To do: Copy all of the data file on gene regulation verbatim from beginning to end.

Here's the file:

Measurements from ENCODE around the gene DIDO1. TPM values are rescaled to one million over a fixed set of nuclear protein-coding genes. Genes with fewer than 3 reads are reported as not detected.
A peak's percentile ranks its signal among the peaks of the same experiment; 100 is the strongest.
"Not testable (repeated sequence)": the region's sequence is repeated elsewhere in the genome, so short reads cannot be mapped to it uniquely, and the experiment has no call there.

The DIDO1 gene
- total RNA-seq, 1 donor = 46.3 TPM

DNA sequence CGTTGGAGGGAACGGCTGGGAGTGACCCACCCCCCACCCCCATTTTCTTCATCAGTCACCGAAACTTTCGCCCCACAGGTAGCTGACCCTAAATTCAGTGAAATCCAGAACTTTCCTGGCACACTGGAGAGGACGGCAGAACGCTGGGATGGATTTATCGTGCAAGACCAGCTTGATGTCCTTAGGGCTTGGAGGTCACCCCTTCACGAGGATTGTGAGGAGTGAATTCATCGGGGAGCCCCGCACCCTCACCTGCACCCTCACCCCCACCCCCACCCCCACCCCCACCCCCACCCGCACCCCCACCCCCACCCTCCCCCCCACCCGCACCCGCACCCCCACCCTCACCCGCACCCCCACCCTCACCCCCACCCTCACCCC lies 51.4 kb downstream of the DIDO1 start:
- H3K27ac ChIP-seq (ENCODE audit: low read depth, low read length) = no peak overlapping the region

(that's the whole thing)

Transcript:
Measurements from ENCODE around the gene DIDO1. TPM values are rescaled to one million over a fixed set of nuclear protein-coding genes. Genes with fewer than 3 reads are reported as not detected.
A peak's percentile ranks its signal among the peaks of the same experiment; 100 is the strongest.
"Not testable (repeated sequence)": the region's sequence is repeated elsewhere in the genome, so short reads cannot be mapped to it uniquely, and the experiment has no call there.

The DIDO1 gene
- total RNA-seq, 1 donor = 46.3 TPM

DNA sequence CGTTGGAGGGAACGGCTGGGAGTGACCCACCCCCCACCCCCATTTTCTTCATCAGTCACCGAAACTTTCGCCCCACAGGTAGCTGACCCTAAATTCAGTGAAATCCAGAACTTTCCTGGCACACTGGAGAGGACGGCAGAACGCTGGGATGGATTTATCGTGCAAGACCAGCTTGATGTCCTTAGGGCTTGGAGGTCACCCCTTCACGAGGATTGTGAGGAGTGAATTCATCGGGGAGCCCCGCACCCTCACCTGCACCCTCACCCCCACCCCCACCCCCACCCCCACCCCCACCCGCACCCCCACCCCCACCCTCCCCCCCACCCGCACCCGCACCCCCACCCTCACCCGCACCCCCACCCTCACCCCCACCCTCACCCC lies 51.4 kb downstream of the DIDO1 start:
- H3K27ac ChIP-seq (ENCODE audit: low read depth, low read length) = no peak overlapping the region